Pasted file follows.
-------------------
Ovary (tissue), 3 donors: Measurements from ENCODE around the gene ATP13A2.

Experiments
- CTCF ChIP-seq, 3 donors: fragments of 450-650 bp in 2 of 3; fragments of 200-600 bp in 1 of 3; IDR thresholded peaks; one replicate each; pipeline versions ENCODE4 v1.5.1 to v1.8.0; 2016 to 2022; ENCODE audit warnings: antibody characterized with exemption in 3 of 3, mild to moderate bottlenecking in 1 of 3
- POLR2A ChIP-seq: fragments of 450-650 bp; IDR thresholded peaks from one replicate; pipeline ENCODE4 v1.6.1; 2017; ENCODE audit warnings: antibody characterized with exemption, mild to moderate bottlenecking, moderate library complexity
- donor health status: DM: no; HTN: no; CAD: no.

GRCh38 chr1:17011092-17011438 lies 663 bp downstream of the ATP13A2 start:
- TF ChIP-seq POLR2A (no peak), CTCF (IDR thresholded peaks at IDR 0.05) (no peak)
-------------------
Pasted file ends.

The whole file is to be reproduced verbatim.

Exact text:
Ovary (tissue), 3 donors: Measurements from ENCODE around the gene ATP13A2.

Experiments
- CTCF ChIP-seq, 3 donors: fragments of 450-650 bp in 2 of 3; fragments of 200-600 bp in 1 of 3; IDR thresholded peaks; one replicate each; pipeline versions ENCODE4 v1.5.1 to v1.8.0; 2016 to 2022; ENCODE audit warnings: antibody characterized with exemption in 3 of 3, mild to moderate bottlenecking in 1 of 3
- POLR2A ChIP-seq: fragments of 450-650 bp; IDR thresholded peaks from one replicate; pipeline ENCODE4 v1.6.1; 2017; ENCODE audit warnings: antibody characterized with exemption, mild to moderate bottlenecking, moderate library complexity
- donor health status: DM: no; HTN: no; CAD: no.

GRCh38 chr1:17011092-17011438 lies 663 bp downstream of the ATP13A2 start:
- TF ChIP-seq POLR2A (no peak), CTCF (IDR thresholded peaks at IDR 0.05) (no peak)